The breastplate of judgment was folded in two, with its front half containing 12 settings, holding 12 stones, one for each of the 12 tribes of Israel, with the letters spelling the name of each tribe engraved on its stone. Inside the fold was a parchment on which Moses wrote the ineffable name (or names) of G-d.


Inside, hidden, unpronounceable: the absence of G-d went by the metaphor, Urim ve-Tumim. As the High Priest inquired of G-d, individual letters of the tribal names lit up. This luminosity was signified by Urim, literally, "lights." The High Priest's correct arrangement and deciphering of the letters was signified by Tumim, literally, "completeness," i.e., the correct arrange- ment and deciphering of the Divine message. The hiddenness of the Urim ve-Tumim yielded G-d's will in the form of specific answers to specific questions. The absence of the name of G-d, folded between the two sides of the breastplate of judgment, yielded the awesome sense of G-d's presence. It was evoked by His provision of unerring guidance.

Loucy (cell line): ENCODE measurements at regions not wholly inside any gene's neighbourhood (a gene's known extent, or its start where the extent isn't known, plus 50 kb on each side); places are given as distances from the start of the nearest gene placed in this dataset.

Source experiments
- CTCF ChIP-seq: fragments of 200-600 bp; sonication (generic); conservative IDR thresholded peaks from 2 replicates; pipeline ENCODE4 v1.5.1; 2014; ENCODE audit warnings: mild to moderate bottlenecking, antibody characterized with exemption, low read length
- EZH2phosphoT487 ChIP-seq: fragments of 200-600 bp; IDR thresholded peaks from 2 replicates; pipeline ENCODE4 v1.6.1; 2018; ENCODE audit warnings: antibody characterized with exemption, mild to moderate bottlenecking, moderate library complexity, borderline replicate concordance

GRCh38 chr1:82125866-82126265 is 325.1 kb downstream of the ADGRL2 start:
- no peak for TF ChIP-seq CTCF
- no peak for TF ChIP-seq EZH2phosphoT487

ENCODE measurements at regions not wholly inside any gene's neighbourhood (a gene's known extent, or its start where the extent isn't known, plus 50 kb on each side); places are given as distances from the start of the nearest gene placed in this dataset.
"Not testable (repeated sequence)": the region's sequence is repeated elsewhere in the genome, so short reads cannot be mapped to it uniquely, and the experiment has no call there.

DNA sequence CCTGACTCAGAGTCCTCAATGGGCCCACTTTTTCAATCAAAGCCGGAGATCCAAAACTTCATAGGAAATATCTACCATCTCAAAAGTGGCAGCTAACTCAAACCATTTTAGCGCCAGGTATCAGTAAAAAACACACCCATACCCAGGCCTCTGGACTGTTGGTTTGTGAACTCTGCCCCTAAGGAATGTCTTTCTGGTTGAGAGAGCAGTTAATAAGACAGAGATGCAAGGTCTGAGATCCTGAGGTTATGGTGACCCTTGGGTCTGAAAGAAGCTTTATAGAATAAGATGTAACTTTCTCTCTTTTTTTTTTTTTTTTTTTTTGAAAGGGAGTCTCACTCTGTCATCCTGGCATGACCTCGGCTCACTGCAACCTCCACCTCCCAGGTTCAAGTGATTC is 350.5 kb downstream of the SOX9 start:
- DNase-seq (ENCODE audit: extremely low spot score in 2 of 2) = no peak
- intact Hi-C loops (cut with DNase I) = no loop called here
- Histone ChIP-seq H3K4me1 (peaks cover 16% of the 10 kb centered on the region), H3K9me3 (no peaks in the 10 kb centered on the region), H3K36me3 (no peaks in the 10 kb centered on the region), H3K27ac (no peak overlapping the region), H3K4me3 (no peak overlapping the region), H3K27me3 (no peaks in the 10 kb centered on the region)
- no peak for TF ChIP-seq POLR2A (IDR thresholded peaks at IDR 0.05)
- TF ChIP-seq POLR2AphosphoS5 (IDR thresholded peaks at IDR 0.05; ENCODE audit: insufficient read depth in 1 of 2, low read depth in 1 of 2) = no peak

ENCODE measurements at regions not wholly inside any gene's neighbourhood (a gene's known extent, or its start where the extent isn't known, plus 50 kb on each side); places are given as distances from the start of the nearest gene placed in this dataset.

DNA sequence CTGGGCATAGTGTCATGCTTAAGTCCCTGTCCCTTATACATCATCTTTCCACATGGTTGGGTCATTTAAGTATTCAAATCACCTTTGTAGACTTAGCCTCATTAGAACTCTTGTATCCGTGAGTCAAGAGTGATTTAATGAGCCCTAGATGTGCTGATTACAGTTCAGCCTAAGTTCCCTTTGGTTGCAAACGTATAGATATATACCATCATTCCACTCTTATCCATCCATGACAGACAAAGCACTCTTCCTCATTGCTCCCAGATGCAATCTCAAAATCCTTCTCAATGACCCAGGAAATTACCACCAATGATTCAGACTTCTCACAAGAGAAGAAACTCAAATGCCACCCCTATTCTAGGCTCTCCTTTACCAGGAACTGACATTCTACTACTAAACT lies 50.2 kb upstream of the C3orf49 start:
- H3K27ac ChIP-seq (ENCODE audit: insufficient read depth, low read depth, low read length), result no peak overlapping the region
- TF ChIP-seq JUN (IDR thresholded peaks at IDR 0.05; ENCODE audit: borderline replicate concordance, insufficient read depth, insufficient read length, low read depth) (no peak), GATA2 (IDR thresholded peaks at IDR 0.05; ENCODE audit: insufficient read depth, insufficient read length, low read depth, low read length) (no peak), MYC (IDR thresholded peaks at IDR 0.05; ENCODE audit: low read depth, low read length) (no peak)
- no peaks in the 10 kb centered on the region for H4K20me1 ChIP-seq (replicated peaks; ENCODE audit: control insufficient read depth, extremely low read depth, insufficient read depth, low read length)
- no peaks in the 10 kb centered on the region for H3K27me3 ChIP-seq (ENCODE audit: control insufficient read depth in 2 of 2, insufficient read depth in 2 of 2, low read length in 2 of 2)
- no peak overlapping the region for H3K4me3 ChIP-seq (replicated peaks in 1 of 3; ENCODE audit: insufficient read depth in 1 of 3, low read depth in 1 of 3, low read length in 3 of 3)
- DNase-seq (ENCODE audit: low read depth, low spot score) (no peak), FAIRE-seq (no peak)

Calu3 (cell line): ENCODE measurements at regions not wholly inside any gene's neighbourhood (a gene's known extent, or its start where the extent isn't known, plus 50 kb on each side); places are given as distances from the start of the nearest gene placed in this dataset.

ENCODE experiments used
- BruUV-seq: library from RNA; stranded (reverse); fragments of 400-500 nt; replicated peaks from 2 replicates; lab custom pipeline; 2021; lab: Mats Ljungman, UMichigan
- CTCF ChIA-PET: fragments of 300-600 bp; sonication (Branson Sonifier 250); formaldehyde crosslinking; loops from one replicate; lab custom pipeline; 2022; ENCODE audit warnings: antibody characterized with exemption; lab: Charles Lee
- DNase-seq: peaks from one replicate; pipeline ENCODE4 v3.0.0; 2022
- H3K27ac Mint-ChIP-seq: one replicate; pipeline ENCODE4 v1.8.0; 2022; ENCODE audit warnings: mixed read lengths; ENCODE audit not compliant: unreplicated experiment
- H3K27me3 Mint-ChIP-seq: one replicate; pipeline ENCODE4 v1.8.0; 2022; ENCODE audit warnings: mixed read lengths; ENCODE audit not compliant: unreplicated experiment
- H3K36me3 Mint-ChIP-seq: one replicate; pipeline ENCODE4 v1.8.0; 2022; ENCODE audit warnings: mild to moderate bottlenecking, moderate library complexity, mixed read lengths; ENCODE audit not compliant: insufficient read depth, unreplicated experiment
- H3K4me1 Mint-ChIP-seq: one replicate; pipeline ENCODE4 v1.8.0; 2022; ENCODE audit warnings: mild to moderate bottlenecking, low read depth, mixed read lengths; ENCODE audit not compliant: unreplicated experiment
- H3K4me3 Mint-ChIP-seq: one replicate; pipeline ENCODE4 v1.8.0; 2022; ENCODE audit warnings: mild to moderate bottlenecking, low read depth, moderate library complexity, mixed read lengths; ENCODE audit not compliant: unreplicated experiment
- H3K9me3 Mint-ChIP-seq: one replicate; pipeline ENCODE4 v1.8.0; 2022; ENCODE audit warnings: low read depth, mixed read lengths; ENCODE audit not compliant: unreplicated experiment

This mysterious mode of G-d-man communication was awesome. How much more awesome does it appear by virtue of the absence of Moses from this portion — Moses, whose communication with G-d was still more intense, "face to face, as a man would speak to his friend" (Exodus 33:11). In focusing on the importance of absence — the presence that inhered in absence - this portion provides both a definition and a motive for holiness: for the special holiness of the saint, and for the holiness available to every person, each in imitation of G-d Himself. His highest presence is absence; so, too, man's.

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JWR contributor Rabbi Hillel Goldberg is executive editor of the Intermountain Jewish News. To comment, please click here.

© 2004, Rabbi Hillel Goldberg